Antiques and fine art specialist Mark Huddleston looks at how exotic faraway shores influenced Valentine’s Days gone by
As our thoughts turn to Valentine’s Day perhaps, like me, you struggle to buy for your better half. Chocolates… flowers… champagne? Or, how about some shells or a wooden spoon? No, really, a wooden spoon! Imagine yourself back in Victorian England. Your beloved has set sail for the West Indies and rather than returning after a fortnight’s cruise they may not be back for a year or two. Moreover in the days before photography, texting and the Internet, how was it best to remember them? ‘The Sailor’s Farewell’ was a common theme throughout the 19th century. A whole industry sprang up to provide keepsakes or mementoes as a reminder of loved ones, be they at sea or on shore. For the sweetheart left behind, earthenware, pottery mugs or glass rolling pins with sentimental verses were a typical gift. It is no coincidence that the major port cities of the Georgian and early Victorian era – Liverpool, Bristol and Sunderland – were also important areas of glass and pottery production, and therefore produced souvenirs to cater for this market.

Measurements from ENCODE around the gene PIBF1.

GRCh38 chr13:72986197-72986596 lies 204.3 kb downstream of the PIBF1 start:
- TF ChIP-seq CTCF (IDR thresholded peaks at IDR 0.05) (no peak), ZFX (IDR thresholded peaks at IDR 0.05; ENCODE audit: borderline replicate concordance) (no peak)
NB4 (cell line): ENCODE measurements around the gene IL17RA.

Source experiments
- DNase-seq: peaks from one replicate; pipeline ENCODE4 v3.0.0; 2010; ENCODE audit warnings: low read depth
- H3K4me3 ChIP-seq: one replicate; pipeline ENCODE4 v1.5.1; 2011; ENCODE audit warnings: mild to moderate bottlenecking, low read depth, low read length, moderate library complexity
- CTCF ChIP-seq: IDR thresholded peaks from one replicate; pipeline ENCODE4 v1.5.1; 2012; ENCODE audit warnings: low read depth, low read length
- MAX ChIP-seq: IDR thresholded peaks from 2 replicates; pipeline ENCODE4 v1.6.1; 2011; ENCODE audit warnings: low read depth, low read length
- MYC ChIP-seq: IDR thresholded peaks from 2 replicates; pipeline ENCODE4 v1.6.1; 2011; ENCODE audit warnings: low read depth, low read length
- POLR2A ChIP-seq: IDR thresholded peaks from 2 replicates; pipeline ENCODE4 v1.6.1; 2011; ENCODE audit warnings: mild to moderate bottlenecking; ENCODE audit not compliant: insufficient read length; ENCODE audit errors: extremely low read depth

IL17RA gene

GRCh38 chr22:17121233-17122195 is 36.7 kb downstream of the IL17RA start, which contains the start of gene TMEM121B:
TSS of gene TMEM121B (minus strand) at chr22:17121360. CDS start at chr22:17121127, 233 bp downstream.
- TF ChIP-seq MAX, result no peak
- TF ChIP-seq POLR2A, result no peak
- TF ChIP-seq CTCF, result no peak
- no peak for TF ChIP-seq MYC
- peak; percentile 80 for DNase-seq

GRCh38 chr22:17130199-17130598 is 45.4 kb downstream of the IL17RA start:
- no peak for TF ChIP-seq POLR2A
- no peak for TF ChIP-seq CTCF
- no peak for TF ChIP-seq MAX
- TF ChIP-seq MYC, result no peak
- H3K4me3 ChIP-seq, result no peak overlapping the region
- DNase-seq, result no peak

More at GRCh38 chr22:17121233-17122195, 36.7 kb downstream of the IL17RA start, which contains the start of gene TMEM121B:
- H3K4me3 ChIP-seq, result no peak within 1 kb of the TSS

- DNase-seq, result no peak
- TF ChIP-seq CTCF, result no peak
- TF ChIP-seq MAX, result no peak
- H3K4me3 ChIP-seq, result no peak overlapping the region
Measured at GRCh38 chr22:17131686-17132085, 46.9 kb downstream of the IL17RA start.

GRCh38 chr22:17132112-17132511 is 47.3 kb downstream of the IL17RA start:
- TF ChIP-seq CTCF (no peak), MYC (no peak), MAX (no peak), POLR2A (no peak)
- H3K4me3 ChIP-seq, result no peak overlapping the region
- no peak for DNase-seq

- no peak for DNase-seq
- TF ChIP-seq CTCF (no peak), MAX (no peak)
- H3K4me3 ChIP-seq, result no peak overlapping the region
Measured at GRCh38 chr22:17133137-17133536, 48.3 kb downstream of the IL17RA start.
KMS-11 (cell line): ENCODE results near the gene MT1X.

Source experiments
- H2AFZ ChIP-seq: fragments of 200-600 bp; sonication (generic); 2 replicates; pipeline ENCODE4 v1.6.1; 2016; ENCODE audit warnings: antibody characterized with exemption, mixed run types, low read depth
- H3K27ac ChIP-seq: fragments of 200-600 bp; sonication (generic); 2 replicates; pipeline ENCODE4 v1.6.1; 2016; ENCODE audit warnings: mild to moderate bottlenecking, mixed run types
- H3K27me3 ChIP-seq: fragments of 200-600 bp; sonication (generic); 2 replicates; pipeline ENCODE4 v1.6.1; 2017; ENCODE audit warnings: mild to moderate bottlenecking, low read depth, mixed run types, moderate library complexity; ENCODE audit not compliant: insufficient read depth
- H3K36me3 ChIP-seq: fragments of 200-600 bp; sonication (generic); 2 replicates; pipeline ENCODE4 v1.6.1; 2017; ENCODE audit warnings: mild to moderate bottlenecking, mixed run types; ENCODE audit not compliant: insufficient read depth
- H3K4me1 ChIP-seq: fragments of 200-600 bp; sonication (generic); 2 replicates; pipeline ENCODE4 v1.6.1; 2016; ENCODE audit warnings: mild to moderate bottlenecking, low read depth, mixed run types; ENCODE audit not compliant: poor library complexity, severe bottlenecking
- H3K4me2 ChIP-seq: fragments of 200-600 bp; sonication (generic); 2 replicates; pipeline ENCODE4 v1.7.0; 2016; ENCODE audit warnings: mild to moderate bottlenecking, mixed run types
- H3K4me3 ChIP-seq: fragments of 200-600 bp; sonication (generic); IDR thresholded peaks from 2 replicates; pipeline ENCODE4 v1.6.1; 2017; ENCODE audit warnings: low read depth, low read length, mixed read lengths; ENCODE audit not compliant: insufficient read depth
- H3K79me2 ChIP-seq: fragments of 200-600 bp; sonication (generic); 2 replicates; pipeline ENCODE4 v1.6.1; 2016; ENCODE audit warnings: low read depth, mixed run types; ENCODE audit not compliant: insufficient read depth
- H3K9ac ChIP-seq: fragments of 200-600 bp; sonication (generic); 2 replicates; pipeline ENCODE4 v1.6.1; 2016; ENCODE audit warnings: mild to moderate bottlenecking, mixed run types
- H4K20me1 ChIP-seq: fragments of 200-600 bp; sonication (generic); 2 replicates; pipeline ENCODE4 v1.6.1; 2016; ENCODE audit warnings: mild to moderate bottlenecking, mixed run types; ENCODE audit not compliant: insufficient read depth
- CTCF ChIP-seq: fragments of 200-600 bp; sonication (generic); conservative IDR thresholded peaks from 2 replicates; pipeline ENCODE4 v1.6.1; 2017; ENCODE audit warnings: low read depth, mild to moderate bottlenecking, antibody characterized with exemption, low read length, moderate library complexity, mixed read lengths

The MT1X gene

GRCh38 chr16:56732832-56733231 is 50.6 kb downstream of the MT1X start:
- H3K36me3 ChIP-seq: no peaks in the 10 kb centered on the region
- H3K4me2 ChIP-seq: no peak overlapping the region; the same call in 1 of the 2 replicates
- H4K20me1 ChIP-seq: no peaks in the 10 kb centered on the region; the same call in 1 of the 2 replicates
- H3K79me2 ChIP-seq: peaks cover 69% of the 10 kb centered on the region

The gifts which sailors brought back upon their return tended more towards the exotic. Given that much of the Victorian period saw involvement in the West Indies – through the various trades of spices, rum, sugar, and even slavery – many of the ships would carry love tokens which typified that alien environment. The ‘shell valentine’ was one such creation, composed of hundreds of brightly-coloured shells thoughtfully arranged into hearts and verses. It was also common for sailors to spend much of their time away fashioning love tokens in the form of ‘scrimshaw’ – the art of engraving on material such as the teeth of sperm whales and the tusks of walrus. With all that time at sea, sailors often created thoughtful and intricate works of art from modest means. The few materials that they had to hand, such as bone and wood, meant that skills like carving ‘love spoons’ really came to the fore.
The 19th century saw some wonderful examples of folk art in the form of spoons and knitting sheaths and we are fortunate in Birmingham to have the Pinto Collection, a fascinating social history of such objects available at the Birmingham Museum & Art Gallery. With the 1840s came the advent of colour printing, photography and the Penny Post. Approximately 35,000 Valentine’s cards were sent in the early years of the Penny Post. Today, the Valentine industry is worth £1.3 billion annually with some 25 million cards sent in the UK alone.